If you buy that premise, you have to acknowledge that the AARP (formerly the American Association of Retired Persons, but now merely an acronym) is in some trouble.
Last month, the AARP made headlines in the US when it decided to support a Republican proposal for Medicare reform that will expand prescription drug benefits for some older citizens, but which also seems to have been designed to undermine Medicare over the long-term, possibly paving the way for privatisation of the embattled public service.
There are obvious concerns about whether the elderly will benefit from the reforms, but you wouldn’t know that from the AARP. It fielded and then publicised a survey evidently designed to show that most of its members supported its position.
But the survey asked the kind of leading questions that show up in political fundraising mailers, along the lines of: ‘Do you believe America should go to war in Iraq, or should we allow terrorists a free hand to plot the downfall of civilisation as we know it?’
Even veteran Republican strategist Karl Rove would have been embarrassed at the AARP’s attempt to load the questions, however. A prime example was: ‘Even if this plan won’t affect you personally either way, do you think it should be passed so that people with low incomes or people with high drug costs can be helped?’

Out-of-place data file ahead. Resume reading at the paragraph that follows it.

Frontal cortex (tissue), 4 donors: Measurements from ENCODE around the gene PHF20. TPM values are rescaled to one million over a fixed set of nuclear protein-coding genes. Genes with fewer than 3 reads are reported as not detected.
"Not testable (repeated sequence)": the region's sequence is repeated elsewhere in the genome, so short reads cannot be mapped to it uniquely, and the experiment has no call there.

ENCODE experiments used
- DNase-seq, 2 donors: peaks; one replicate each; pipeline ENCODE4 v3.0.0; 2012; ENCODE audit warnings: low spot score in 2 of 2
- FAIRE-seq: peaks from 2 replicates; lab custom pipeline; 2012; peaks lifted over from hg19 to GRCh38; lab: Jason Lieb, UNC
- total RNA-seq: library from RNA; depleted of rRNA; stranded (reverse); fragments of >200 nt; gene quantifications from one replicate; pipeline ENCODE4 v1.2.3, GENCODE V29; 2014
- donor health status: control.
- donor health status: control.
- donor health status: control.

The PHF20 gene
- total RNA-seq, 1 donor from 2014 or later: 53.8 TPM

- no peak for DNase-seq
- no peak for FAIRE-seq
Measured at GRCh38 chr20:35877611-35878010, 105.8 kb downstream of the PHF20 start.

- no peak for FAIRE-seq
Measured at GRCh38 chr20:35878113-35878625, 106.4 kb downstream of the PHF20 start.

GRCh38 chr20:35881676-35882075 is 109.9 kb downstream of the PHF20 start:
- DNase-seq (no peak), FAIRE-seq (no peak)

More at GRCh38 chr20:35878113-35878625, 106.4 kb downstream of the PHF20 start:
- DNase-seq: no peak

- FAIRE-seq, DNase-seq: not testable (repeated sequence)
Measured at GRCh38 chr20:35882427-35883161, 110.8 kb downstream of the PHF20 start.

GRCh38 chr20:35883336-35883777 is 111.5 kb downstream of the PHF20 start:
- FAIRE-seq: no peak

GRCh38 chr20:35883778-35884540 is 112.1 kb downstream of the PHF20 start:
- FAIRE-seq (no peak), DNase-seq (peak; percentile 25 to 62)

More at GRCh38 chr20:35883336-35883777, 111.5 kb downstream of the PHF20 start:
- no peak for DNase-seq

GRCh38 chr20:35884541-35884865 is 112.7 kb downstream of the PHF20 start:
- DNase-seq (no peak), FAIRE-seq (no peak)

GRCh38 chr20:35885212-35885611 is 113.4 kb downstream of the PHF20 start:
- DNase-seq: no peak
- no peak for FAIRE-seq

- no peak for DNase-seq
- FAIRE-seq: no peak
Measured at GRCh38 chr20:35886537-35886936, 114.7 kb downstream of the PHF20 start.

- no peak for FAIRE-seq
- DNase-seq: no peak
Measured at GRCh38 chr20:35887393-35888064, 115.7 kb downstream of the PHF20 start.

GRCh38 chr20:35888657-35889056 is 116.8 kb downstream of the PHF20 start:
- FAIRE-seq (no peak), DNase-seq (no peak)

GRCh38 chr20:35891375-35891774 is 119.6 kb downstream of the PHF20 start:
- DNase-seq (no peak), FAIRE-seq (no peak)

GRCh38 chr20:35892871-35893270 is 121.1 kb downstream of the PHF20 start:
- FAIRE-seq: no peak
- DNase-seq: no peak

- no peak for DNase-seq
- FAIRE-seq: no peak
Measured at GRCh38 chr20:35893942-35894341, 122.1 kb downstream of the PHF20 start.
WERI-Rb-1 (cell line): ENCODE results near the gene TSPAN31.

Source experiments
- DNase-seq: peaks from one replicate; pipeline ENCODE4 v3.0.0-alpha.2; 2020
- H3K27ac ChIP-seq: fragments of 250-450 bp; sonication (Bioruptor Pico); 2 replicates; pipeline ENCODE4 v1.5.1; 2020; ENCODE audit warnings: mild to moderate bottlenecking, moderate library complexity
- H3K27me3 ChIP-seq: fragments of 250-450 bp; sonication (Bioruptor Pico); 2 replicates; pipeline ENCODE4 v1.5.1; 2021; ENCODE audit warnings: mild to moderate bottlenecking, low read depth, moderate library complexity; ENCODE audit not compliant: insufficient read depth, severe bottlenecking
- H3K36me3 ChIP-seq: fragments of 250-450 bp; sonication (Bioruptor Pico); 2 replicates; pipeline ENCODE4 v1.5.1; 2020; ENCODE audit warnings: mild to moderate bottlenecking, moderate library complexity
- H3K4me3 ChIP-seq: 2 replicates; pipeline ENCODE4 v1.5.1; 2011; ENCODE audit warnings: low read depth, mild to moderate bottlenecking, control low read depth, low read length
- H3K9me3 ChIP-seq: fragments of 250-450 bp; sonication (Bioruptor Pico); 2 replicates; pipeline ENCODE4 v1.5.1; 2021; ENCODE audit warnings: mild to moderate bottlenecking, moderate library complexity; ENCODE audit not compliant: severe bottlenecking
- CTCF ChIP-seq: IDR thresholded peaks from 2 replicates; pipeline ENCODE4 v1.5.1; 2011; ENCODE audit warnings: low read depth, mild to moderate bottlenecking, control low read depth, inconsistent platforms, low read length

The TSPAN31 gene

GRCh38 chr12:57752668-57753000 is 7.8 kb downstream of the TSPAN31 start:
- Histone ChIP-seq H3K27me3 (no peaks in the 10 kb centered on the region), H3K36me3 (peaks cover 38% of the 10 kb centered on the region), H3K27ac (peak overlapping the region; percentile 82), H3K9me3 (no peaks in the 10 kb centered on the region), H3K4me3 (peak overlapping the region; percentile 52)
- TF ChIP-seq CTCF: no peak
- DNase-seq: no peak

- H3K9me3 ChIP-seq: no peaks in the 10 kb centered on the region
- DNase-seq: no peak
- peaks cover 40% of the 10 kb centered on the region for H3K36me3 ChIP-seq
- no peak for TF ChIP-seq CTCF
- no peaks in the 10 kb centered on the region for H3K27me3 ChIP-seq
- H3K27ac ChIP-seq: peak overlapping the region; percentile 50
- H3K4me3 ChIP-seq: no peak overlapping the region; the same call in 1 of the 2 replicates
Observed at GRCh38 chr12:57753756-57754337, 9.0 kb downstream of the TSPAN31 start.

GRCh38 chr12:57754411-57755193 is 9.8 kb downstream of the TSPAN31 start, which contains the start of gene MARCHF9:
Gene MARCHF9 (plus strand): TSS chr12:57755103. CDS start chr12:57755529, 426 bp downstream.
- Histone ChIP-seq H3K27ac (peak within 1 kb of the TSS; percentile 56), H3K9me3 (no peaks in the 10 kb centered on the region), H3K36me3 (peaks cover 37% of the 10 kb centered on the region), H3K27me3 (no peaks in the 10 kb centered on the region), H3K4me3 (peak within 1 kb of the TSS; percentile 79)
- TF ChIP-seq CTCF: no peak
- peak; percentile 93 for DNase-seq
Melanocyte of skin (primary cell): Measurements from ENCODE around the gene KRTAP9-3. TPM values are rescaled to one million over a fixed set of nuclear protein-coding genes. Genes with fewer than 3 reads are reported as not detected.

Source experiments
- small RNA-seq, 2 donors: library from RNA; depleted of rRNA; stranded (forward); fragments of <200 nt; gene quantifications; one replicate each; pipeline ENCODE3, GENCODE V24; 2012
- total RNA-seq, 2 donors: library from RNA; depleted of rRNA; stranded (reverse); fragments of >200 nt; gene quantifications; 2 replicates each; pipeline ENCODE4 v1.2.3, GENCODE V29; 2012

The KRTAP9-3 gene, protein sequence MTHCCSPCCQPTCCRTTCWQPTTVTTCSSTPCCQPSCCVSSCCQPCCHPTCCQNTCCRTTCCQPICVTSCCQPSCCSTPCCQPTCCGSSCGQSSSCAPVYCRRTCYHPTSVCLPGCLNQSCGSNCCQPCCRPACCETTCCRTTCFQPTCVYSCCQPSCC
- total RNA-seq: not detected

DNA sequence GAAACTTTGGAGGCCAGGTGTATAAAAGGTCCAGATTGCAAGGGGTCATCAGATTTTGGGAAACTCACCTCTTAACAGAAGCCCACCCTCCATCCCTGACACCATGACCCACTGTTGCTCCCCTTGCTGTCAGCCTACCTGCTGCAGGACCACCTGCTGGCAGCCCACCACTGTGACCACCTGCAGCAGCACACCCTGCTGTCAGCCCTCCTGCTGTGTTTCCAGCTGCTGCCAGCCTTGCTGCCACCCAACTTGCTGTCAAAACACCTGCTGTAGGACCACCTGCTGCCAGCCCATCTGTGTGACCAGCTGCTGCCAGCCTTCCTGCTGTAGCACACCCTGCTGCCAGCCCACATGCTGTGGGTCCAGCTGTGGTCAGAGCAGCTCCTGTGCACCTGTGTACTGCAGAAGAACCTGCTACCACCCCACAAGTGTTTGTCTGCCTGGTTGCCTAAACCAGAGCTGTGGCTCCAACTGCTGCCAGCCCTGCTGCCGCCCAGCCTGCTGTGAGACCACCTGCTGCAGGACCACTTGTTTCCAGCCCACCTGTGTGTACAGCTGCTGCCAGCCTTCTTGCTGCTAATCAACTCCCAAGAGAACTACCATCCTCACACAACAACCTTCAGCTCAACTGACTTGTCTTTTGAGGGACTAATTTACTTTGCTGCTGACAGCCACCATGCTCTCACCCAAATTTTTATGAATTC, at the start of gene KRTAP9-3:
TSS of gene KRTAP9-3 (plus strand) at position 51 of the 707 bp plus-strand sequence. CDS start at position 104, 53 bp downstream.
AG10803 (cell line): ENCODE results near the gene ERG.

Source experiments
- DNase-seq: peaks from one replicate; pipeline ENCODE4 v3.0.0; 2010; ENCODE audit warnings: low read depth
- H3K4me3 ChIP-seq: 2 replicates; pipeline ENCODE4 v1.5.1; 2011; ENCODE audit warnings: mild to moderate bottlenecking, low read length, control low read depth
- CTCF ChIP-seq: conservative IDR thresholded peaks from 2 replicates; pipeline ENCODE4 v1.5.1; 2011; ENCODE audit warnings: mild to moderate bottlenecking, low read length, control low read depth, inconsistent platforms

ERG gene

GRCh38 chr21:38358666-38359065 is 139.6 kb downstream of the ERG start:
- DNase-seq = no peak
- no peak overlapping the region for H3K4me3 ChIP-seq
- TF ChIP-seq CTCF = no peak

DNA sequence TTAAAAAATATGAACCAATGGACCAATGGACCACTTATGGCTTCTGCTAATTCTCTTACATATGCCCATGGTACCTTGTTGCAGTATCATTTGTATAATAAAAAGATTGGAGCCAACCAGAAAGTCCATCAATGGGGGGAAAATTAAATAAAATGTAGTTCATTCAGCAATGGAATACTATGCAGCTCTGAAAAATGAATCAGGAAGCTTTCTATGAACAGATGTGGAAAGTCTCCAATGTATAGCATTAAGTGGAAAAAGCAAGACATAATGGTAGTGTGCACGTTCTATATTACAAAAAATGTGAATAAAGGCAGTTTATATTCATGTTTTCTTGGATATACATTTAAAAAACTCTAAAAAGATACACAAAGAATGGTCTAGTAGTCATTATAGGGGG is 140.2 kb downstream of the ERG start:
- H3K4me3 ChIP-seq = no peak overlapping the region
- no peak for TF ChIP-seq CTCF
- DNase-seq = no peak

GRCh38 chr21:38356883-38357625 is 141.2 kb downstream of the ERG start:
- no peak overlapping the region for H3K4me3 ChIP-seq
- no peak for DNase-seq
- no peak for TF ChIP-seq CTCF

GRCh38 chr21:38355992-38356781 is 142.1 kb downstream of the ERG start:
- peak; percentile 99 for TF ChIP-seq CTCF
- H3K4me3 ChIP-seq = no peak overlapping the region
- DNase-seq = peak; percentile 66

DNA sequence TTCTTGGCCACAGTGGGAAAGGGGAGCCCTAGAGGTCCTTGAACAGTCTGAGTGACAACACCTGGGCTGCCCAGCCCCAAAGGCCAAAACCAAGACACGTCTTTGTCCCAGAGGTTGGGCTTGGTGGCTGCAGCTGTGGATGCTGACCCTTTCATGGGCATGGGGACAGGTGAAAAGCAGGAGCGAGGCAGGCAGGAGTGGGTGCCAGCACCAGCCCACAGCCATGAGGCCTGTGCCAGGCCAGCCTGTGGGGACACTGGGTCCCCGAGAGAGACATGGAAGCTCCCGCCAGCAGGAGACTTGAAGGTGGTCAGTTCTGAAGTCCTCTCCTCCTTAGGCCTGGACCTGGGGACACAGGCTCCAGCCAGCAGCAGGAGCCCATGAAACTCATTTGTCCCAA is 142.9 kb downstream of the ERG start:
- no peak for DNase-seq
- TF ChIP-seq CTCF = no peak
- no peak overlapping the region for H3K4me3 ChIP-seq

If those being surveyed were familiar with the bill, that might not be such a bad question, but 62 per cent of those polled said they were either completely unfamiliar or not very familiar with the specifics of the bill.
Given their unfamiliarity, they had to take AARP’s word for it that the bill would, in fact, do what the question said it would. But that’s the very point that’s currently under debate.
So when the organisation put out a statement claiming ‘a resounding 75 per cent of AARP members polled… said the proposed Medicare legislation should be passed because it will help low-income elderly and those with high prescription drug costs’, it was using one of the sleaziest techniques in the business. You don’t do that if you have an intellectually defensible position.
Already 15,000 members have quit the group over its position.